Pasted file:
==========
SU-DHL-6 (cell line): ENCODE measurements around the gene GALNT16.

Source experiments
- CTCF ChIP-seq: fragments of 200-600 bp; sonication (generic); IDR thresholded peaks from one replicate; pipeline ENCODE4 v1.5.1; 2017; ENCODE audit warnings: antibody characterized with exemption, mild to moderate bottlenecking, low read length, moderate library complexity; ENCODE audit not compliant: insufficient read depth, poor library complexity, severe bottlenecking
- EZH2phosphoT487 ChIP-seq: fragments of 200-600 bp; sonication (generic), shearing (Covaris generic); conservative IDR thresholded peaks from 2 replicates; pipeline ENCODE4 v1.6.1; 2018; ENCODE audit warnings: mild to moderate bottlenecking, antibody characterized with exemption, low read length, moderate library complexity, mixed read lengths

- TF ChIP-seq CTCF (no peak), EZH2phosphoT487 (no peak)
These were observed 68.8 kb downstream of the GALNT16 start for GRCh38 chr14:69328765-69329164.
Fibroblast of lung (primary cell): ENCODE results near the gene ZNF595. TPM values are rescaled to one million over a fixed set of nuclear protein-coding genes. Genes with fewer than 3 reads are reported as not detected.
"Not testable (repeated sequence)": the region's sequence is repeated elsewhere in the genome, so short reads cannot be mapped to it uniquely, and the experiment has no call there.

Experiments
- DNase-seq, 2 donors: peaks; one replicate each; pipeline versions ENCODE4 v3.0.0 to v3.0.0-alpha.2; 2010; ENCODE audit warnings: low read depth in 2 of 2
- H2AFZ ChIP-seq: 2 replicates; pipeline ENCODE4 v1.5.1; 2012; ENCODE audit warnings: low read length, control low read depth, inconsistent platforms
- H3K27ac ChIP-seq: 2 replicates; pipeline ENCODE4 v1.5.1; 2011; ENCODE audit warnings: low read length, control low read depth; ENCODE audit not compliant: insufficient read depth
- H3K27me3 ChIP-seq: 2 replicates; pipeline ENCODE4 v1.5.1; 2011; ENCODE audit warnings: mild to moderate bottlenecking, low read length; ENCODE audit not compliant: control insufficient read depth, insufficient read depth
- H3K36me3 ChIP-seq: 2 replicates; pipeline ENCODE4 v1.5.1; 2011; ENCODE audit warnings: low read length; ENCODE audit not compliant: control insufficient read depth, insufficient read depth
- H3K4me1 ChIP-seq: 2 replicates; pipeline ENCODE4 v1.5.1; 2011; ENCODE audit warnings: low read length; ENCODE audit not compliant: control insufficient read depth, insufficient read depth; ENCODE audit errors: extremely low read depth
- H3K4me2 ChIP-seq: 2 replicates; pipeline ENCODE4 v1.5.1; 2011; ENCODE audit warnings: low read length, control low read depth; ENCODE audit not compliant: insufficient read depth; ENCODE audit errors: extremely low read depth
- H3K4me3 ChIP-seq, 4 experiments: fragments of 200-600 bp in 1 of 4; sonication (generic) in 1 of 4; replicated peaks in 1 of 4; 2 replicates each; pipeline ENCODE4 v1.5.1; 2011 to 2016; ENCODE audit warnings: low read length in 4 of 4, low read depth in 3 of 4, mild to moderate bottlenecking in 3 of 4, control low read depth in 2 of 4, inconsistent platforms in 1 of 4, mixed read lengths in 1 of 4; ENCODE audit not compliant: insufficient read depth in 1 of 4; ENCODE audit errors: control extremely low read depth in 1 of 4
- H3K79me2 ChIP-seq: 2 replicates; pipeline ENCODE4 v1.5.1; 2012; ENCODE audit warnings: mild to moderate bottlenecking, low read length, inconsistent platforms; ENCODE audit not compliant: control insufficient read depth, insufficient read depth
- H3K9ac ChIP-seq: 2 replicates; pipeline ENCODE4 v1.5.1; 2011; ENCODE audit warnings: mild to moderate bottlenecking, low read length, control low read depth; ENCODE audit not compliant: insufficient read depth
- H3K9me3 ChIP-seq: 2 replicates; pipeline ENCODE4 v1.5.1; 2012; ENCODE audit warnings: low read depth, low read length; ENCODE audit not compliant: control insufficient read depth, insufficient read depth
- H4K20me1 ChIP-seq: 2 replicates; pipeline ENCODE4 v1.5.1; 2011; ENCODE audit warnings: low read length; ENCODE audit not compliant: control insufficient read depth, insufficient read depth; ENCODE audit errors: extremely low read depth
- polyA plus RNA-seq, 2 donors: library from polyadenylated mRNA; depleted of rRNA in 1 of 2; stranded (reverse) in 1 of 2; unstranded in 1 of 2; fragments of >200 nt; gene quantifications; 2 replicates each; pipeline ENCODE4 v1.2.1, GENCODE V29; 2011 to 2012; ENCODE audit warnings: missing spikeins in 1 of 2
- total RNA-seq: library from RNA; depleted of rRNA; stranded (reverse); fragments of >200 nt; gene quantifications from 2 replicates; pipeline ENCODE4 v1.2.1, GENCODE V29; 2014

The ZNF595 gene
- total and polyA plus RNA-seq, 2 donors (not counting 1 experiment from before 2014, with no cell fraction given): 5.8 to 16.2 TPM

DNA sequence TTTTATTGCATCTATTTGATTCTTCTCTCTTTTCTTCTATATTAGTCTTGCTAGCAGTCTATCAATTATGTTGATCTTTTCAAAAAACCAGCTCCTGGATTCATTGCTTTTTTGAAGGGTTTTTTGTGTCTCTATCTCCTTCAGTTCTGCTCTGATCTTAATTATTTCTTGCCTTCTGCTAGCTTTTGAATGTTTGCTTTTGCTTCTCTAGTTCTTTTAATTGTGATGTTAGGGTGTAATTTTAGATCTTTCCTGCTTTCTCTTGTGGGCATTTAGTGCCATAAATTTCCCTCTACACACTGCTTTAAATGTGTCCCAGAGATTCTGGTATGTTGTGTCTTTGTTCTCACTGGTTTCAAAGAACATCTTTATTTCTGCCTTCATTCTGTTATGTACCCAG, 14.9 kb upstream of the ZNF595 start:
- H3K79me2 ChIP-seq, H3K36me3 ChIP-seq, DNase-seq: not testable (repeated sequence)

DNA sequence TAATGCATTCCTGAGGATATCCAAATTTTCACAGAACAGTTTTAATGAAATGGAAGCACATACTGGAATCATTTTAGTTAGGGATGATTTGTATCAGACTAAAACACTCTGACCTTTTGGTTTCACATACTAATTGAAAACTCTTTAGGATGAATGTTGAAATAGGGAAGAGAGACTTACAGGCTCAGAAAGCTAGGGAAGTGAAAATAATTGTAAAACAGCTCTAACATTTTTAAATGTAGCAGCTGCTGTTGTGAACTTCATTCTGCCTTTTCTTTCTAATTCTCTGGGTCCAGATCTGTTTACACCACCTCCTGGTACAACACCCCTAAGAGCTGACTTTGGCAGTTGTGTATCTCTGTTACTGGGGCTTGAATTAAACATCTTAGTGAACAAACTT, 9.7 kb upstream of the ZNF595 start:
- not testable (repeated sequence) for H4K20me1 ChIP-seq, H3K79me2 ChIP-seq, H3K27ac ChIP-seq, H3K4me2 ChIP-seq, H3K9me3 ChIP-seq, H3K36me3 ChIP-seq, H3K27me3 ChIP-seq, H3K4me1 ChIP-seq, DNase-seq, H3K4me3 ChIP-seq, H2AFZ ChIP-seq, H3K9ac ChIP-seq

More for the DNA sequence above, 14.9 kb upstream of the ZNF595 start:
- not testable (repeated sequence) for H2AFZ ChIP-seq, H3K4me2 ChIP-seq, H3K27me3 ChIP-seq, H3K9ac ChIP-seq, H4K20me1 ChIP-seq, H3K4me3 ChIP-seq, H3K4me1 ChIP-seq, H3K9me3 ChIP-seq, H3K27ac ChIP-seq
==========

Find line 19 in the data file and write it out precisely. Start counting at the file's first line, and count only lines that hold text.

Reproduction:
- H3K9ac ChIP-seq: 2 replicates; pipeline ENCODE4 v1.5.1; 2011; ENCODE audit warnings: mild to moderate bottlenecking, low read length, control low read depth; ENCODE audit not compliant: insufficient read depth